Catchi’s optimisation programme has driven real gains for Les Mills. Now, as the fitness business grows its online option, the pair are breaking new ground, ditching old models and bringing clarity to analytics and optimisation complexity.
Co-founded in 2012 by Cornelius and Linda Boertjens, consultancy Catchi is a digital optimisation and conversion specialist, offering a highly data-focused approach to digital marketing analytics. Though originally focusing on conversion rate optimisation (CRO), in recent years it has evolved into a sophisticated, data-driven optimisation outfit that counts major national organisations such as Countdown, My Food Bag, ASB and Air New Zealand among its clients.
For the past three years, Les Mills has been among them too. Founded in New Zealand in 1968 by four-time Olympian Les Mills, the company is a global leader in group fitness, with 140,000 instructors teaching its programmes across 21,000 gyms in 100-plus countries worldwide.
Catchi initially focused on using analytical tracking to bring greater visibility to Les Mills’ customer-acquisition journey, targeting would-be consumers searching for classes on the internet. A lot has changed since then. Launched in 2015, Les Mills’ digital offering, Les Mills On Demand, lets customers stream, cast or download more than 1000 virtual classes via PC, smart device, TV and Xbox. As the offering has evolved, so too has the relationship between Les Mills and Catchi – the focus shifting from optimising leads for instructors on lesmills.com to helping Les Mills meet the market with its direct-to-consumer value proposition.
Les Mills was an early mover in the workout-video space. In the past, at-home exercise experiences typically meant buying a Jane Fonda or Richard Simmons workout VHS or DVD. With the internet and online streaming – and then the Covid-19 pandemic sending the world home – market conditions presented Les Mills the opportunity to double-down on its at-home offering.
“Global circumstances were dire, but all the earlier effort we put into crafting the product and go-to-market activity, including foundational analytical work with Catchi, started to pay off,” says Les Mills International’s Global Marketing Director D2C Kim Walbridge. “This meant we were well-positioned in the face of the pandemic, and the related surge in interest and demand.”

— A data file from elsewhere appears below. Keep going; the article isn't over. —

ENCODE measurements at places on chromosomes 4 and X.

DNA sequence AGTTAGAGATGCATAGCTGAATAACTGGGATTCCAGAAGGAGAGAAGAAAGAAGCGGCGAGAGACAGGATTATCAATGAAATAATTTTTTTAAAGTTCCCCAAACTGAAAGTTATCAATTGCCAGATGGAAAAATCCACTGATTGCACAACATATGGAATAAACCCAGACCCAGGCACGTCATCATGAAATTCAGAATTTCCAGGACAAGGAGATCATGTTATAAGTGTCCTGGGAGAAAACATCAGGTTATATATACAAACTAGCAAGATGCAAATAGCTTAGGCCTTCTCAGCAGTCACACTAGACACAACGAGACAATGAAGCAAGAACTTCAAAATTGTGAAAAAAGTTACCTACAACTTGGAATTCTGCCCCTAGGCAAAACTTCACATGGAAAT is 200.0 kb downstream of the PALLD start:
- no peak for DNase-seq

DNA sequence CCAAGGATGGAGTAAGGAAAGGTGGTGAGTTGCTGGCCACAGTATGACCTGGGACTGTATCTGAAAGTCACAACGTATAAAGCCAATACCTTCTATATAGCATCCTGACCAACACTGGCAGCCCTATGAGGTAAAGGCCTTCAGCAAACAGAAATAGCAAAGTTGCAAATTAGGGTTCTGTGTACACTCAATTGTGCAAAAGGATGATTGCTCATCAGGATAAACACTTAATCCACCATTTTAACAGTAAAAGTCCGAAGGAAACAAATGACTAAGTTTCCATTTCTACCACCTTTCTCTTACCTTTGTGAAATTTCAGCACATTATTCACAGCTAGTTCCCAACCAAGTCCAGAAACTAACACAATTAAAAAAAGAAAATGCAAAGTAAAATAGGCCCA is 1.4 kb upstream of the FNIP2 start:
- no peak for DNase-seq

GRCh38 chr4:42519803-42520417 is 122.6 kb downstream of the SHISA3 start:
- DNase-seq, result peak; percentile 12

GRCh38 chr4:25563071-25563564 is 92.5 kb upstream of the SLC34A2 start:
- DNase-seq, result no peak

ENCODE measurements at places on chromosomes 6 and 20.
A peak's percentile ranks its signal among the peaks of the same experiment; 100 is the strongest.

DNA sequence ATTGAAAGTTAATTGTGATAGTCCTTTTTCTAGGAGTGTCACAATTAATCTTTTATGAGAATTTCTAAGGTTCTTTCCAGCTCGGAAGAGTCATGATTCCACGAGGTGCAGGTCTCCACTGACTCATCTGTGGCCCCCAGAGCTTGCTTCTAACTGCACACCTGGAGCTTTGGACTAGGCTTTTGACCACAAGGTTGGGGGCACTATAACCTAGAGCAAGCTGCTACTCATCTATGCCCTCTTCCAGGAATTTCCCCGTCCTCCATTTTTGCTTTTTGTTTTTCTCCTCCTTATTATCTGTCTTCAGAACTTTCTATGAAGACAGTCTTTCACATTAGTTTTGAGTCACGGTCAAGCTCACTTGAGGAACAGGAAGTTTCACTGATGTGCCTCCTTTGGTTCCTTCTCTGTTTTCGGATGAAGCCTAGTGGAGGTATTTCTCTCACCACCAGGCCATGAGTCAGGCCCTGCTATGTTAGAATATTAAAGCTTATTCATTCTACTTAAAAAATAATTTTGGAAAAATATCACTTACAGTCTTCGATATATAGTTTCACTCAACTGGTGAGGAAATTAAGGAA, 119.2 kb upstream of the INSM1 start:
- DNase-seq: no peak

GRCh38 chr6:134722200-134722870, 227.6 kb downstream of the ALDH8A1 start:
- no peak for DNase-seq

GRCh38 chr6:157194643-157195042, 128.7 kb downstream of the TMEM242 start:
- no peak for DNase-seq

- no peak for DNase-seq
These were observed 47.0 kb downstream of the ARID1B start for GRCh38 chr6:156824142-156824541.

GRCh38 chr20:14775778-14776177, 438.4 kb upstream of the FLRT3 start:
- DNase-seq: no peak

“Marketing analytics really is an enabler, but you have to continuously work at it,” says Catchi co-founder and CEO Cornelius Boertjens. “But the more you grow with it, the better the opportunities are, and that’s where that competitive advantage really comes from. That continual optimisation – that’s the real enabler.”
Les Mills has well and truly caught the wave, practically tripling the size of its direct-to-consumer business in the space of a year. The trick was to combine these data streams in a way that could be turned into insights for acquisition and customer experience optimisation. Catchi has managed to do that by creating a Datamart cloud data warehouse that connects different sources (Google Analytics for acquisition website-traffic data, Google Ads and Facebook Ads for marketing spend, and CPC activity and conversions, plus first-party data and other channels) to create a single source of truth for performance marketing reporting and to personalise experiences for higher engagement.
“That’s our go-to place whenever we need to track campaign results, check our results against targets or find new opportunities,” says Catchi’s Head of Data Vinicius ‘Vini’ Tsugi. “That data is constantly being updated, so it’s always accurate, and we can then build client dashboards on top of that.”